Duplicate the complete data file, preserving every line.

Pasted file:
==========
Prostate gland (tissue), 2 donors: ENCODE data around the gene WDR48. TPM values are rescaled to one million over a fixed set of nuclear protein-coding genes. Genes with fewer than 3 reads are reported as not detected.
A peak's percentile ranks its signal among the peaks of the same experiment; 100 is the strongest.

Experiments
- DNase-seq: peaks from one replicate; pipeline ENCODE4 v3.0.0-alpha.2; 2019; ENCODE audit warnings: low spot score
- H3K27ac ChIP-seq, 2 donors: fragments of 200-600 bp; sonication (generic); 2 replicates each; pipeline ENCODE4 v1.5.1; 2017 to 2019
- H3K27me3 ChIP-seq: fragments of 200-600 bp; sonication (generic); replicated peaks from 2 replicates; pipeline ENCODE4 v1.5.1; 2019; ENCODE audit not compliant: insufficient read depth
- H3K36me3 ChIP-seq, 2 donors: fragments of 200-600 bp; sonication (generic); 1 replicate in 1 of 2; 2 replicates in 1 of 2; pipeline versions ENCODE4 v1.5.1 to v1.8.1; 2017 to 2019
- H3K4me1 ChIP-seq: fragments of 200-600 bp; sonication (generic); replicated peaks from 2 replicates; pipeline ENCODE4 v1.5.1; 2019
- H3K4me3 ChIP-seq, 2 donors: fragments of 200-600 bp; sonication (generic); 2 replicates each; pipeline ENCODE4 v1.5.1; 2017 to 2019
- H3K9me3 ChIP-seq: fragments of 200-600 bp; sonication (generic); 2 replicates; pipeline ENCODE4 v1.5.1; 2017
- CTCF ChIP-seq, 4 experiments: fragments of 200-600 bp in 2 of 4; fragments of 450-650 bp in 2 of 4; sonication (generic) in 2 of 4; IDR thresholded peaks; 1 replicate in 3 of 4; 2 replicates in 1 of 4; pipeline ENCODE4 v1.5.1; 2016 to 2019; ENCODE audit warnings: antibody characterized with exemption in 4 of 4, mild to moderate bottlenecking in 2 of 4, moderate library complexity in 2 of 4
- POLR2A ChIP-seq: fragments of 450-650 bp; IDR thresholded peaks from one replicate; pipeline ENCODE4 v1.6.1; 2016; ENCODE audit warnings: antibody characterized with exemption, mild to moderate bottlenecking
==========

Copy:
Prostate gland (tissue), 2 donors: ENCODE data around the gene WDR48. TPM values are rescaled to one million over a fixed set of nuclear protein-coding genes. Genes with fewer than 3 reads are reported as not detected.
A peak's percentile ranks its signal among the peaks of the same experiment; 100 is the strongest.

Experiments
- DNase-seq: peaks from one replicate; pipeline ENCODE4 v3.0.0-alpha.2; 2019; ENCODE audit warnings: low spot score
- H3K27ac ChIP-seq, 2 donors: fragments of 200-600 bp; sonication (generic); 2 replicates each; pipeline ENCODE4 v1.5.1; 2017 to 2019
- H3K27me3 ChIP-seq: fragments of 200-600 bp; sonication (generic); replicated peaks from 2 replicates; pipeline ENCODE4 v1.5.1; 2019; ENCODE audit not compliant: insufficient read depth
- H3K36me3 ChIP-seq, 2 donors: fragments of 200-600 bp; sonication (generic); 1 replicate in 1 of 2; 2 replicates in 1 of 2; pipeline versions ENCODE4 v1.5.1 to v1.8.1; 2017 to 2019
- H3K4me1 ChIP-seq: fragments of 200-600 bp; sonication (generic); replicated peaks from 2 replicates; pipeline ENCODE4 v1.5.1; 2019
- H3K4me3 ChIP-seq, 2 donors: fragments of 200-600 bp; sonication (generic); 2 replicates each; pipeline ENCODE4 v1.5.1; 2017 to 2019
- H3K9me3 ChIP-seq: fragments of 200-600 bp; sonication (generic); 2 replicates; pipeline ENCODE4 v1.5.1; 2017
- CTCF ChIP-seq, 4 experiments: fragments of 200-600 bp in 2 of 4; fragments of 450-650 bp in 2 of 4; sonication (generic) in 2 of 4; IDR thresholded peaks; 1 replicate in 3 of 4; 2 replicates in 1 of 4; pipeline ENCODE4 v1.5.1; 2016 to 2019; ENCODE audit warnings: antibody characterized with exemption in 4 of 4, mild to moderate bottlenecking in 2 of 4, moderate library complexity in 2 of 4
- POLR2A ChIP-seq: fragments of 450-650 bp; IDR thresholded peaks from one replicate; pipeline ENCODE4 v1.6.1; 2016; ENCODE audit warnings: antibody characterized with exemption, mild to moderate bottlenecking